when he said he wasn’t guilty, I believed him at once, and I believe him now and always shall believe him. He is not the man to tell a lie.”

Fetyukovitch began his cross-examination. I remember that among other things he asked about Rakitin and the twenty-five roubles “You paid him for bringing Alexey Fyodorovitch Karamazov to see you.”

“There was nothing strange about his taking the money,” sneered Grushenka, with angry contempt. “He was always coming to me for money: he used to get thirty roubles a month at least out of me, chiefly for luxuries: he had enough to keep him without my help.”

“What led you to be so liberal to Mr. Rakitin?” Fetyukovitch asked, in spite of an uneasy movement on the part of the President.

“Why, he is my cousin. His mother was my mother’s sister. But he’s always besought me not to tell any one here of it, he is so dreadfully ashamed of me.”

This fact was a complete surprise to every one; no one in the town nor in the monastery, not even Mitya, knew of it. I was told that Rakitin turned purple with shame where he sat. Grushenka had somehow heard before she came into the court that he had given evidence against Mitya, and so she was angry. The whole effect on the public, of Rakitin’s speech, of his noble sentiments, of his attacks upon serfdom and the political disorder of Russia, was this time finally ruined. Fetyukovitch was satisfied; it was another godsend. Grushenka’s cross-examination did not last long and, of course, there could be nothing particularly new in her evidence. She left a very disagreeable impression on the public; hundreds of contemptuous eyes were fixed upon her, as she finished giving her evidence and sat down again in the court, at a good distance from Katerina Ivanovna. Mitya was silent throughout her evidence. He sat as though turned to stone, with his eyes fixed on the ground.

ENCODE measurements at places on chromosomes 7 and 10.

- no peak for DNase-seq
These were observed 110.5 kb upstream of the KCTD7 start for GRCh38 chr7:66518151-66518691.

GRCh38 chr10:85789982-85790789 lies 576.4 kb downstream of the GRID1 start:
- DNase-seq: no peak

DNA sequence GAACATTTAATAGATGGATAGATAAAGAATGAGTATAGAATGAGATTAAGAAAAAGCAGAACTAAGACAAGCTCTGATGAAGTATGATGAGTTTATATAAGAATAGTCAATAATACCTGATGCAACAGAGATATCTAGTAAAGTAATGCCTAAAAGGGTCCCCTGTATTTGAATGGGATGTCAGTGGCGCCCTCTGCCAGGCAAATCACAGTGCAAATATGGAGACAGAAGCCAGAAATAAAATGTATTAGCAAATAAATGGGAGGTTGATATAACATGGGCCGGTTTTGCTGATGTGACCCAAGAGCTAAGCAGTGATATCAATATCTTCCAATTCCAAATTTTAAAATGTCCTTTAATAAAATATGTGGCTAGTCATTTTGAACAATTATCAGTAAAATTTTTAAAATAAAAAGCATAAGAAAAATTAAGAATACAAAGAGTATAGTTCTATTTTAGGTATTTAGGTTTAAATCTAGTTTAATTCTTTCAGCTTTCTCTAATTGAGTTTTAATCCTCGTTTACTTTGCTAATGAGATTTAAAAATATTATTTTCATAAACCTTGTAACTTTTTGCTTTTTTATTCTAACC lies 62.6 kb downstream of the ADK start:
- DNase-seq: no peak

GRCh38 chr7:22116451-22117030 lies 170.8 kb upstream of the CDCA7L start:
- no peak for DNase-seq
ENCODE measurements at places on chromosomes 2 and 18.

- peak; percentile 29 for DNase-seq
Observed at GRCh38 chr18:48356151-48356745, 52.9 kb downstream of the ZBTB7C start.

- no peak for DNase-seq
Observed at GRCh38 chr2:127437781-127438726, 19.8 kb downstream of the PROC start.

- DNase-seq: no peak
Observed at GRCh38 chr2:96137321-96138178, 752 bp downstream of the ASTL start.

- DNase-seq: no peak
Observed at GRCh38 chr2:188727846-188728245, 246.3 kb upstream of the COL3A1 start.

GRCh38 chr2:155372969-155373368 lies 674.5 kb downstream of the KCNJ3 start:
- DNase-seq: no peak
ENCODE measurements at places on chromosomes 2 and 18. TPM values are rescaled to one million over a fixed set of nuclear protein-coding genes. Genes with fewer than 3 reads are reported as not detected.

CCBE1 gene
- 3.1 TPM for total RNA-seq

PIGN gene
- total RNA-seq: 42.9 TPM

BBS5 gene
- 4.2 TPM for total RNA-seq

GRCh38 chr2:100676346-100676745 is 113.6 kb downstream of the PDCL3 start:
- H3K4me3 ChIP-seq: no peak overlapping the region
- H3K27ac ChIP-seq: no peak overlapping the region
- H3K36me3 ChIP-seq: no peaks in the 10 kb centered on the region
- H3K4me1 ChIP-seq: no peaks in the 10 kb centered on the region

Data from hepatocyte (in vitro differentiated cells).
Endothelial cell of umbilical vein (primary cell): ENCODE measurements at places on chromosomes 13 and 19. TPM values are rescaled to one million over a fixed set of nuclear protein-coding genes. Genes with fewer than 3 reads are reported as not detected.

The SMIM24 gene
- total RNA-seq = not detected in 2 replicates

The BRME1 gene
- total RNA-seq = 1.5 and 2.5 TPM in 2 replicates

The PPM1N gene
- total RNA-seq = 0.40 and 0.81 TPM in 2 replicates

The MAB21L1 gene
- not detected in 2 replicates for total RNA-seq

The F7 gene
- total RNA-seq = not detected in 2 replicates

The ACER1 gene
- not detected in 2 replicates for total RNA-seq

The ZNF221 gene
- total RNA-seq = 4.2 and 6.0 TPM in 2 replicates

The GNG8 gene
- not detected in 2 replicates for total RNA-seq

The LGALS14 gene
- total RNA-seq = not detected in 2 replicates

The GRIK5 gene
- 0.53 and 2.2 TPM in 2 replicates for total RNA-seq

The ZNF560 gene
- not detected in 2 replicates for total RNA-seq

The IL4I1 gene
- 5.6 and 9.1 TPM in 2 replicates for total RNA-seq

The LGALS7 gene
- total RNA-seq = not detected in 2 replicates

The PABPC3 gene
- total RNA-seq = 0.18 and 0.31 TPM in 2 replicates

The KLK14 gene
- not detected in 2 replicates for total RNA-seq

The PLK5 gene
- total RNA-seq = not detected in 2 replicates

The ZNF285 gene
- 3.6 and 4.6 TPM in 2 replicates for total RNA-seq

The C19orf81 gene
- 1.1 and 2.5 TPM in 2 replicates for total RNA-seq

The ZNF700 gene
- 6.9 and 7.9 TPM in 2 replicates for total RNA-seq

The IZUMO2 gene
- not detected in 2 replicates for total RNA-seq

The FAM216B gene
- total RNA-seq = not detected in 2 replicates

Ivan was called to give evidence.

  By PanEris using Melati.

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